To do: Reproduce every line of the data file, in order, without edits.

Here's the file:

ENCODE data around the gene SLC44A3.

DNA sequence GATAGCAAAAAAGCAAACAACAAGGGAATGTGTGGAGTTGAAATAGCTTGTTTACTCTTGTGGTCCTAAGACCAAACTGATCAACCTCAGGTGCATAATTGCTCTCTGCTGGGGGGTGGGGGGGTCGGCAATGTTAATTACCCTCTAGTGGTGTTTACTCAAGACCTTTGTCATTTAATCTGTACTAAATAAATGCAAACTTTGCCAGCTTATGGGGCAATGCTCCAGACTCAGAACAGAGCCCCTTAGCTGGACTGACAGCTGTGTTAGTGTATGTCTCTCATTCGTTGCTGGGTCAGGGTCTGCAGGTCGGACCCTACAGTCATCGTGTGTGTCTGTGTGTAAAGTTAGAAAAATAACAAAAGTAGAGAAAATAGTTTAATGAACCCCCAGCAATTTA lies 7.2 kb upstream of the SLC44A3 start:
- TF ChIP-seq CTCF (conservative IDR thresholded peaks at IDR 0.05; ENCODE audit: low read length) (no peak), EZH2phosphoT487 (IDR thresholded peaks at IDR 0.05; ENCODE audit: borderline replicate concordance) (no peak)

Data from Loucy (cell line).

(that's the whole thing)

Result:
ENCODE data around the gene SLC44A3.

DNA sequence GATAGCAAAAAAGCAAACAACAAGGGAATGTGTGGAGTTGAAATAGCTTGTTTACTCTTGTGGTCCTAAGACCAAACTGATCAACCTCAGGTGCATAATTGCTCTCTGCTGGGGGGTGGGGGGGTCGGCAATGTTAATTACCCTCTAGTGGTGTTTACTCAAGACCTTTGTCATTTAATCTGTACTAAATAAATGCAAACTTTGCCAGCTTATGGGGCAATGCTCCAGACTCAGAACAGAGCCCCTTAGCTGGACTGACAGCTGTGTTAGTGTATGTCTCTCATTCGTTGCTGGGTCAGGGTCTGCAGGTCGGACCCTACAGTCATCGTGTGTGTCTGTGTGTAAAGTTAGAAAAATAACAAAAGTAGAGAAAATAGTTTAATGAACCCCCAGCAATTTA lies 7.2 kb upstream of the SLC44A3 start:
- TF ChIP-seq CTCF (conservative IDR thresholded peaks at IDR 0.05; ENCODE audit: low read length) (no peak), EZH2phosphoT487 (IDR thresholded peaks at IDR 0.05; ENCODE audit: borderline replicate concordance) (no peak)

Data from Loucy (cell line).